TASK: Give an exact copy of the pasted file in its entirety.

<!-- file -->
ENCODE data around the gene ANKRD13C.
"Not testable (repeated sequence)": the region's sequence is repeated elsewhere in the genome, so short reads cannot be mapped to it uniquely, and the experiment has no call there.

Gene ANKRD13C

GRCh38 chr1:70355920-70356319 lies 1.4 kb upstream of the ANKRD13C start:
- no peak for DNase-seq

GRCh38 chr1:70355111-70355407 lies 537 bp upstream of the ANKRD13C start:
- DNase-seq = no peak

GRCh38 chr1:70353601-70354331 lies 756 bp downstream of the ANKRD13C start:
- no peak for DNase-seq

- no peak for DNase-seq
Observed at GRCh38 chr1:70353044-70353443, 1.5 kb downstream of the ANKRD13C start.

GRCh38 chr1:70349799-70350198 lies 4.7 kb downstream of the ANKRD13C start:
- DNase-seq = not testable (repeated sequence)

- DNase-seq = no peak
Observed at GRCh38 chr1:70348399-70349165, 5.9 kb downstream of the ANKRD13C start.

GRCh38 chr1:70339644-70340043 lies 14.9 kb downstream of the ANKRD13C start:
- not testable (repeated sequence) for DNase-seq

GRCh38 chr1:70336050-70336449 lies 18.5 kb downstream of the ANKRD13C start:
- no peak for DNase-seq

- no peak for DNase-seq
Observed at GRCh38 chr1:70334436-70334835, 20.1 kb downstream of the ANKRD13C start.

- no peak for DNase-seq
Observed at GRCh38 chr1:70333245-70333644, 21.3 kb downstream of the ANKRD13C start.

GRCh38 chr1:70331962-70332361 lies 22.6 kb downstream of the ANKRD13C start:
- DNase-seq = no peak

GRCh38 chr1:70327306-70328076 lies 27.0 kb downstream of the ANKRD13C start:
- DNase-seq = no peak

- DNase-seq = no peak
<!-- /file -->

ENCODE data around the gene ANKRD13C.
"Not testable (repeated sequence)": the region's sequence is repeated elsewhere in the genome, so short reads cannot be mapped to it uniquely, and the experiment has no call there.

Gene ANKRD13C

GRCh38 chr1:70355920-70356319 lies 1.4 kb upstream of the ANKRD13C start:
- no peak for DNase-seq

GRCh38 chr1:70355111-70355407 lies 537 bp upstream of the ANKRD13C start:
- DNase-seq = no peak

GRCh38 chr1:70353601-70354331 lies 756 bp downstream of the ANKRD13C start:
- no peak for DNase-seq

- no peak for DNase-seq
Observed at GRCh38 chr1:70353044-70353443, 1.5 kb downstream of the ANKRD13C start.

GRCh38 chr1:70349799-70350198 lies 4.7 kb downstream of the ANKRD13C start:
- DNase-seq = not testable (repeated sequence)

- DNase-seq = no peak
Observed at GRCh38 chr1:70348399-70349165, 5.9 kb downstream of the ANKRD13C start.

GRCh38 chr1:70339644-70340043 lies 14.9 kb downstream of the ANKRD13C start:
- not testable (repeated sequence) for DNase-seq

GRCh38 chr1:70336050-70336449 lies 18.5 kb downstream of the ANKRD13C start:
- no peak for DNase-seq

- no peak for DNase-seq
Observed at GRCh38 chr1:70334436-70334835, 20.1 kb downstream of the ANKRD13C start.

- no peak for DNase-seq
Observed at GRCh38 chr1:70333245-70333644, 21.3 kb downstream of the ANKRD13C start.

GRCh38 chr1:70331962-70332361 lies 22.6 kb downstream of the ANKRD13C start:
- DNase-seq = no peak

GRCh38 chr1:70327306-70328076 lies 27.0 kb downstream of the ANKRD13C start:
- DNase-seq = no peak

- DNase-seq = no peak